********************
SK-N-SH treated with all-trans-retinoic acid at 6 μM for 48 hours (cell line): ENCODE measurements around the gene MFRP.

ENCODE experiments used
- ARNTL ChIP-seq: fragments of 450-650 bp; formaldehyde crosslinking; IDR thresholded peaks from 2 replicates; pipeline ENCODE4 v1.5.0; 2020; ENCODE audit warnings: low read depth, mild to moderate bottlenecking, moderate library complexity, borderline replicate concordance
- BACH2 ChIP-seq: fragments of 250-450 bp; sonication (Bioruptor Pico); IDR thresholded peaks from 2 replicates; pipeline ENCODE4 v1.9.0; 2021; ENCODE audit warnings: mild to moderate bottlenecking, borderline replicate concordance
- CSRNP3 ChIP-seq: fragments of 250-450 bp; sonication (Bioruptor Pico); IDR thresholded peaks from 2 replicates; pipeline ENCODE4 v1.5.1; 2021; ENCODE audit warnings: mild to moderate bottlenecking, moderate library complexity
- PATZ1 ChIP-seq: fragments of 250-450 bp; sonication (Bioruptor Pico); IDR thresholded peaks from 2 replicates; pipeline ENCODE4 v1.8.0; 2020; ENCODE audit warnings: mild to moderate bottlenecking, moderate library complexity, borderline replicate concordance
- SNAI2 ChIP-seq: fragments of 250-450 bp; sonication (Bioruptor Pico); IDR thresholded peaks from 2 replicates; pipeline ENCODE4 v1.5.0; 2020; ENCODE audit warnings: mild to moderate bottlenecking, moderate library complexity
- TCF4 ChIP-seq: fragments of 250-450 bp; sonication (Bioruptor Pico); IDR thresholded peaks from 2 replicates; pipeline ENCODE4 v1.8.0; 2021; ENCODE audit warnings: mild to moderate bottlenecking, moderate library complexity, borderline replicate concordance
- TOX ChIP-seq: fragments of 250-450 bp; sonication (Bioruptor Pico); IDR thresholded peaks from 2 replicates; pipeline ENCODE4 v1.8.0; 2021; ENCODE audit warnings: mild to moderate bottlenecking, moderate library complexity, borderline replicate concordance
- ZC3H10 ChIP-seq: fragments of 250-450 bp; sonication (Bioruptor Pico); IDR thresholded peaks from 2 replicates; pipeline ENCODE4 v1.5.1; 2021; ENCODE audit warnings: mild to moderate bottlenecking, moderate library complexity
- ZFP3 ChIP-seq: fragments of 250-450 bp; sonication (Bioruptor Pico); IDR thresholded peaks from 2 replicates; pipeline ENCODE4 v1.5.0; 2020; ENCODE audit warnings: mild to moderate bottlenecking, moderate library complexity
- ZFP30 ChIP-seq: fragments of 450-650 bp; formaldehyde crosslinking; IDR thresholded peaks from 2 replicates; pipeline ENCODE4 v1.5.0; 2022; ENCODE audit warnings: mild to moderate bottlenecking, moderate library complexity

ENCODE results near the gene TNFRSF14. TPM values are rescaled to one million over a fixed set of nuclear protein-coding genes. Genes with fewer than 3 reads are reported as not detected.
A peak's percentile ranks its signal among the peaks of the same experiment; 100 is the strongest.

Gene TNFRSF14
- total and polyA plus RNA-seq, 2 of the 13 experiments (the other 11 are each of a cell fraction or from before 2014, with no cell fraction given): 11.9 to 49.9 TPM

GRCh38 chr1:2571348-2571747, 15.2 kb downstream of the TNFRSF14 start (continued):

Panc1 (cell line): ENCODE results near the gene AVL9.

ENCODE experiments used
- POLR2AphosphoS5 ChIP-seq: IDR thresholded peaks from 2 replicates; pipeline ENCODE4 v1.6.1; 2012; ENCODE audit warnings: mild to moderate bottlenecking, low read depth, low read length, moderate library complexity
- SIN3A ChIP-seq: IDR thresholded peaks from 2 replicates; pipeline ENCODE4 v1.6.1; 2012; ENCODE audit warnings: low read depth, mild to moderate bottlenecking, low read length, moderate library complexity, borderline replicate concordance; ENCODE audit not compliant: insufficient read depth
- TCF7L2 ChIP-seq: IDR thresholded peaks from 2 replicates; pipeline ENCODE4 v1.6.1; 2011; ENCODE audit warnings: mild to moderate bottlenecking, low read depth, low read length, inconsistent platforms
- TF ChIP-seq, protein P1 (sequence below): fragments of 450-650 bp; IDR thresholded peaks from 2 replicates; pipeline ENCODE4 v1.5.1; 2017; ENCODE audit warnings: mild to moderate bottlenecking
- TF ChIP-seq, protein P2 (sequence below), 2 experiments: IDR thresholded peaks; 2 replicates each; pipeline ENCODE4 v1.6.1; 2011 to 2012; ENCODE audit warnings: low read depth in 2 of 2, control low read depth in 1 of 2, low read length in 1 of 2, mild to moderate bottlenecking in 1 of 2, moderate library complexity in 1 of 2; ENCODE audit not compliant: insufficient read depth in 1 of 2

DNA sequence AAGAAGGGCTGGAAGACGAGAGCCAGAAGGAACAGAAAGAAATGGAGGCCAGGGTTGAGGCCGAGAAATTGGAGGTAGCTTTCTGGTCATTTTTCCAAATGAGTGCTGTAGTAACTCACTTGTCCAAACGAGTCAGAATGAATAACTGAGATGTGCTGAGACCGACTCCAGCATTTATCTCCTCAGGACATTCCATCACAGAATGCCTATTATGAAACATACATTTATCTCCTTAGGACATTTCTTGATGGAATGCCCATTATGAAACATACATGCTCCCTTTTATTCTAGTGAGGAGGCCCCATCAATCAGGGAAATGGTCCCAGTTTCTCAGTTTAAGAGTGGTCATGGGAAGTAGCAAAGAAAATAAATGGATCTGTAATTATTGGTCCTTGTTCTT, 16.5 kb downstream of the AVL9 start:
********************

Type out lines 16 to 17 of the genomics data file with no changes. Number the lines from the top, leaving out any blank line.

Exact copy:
- total and polyA plus RNA-seq, 2 of the 13 experiments (the other 11 are each of a cell fraction or from before 2014, with no cell fraction given): 11.9 to 49.9 TPM

GRCh38 chr1:2571348-2571747, 15.2 kb downstream of the TNFRSF14 start (continued):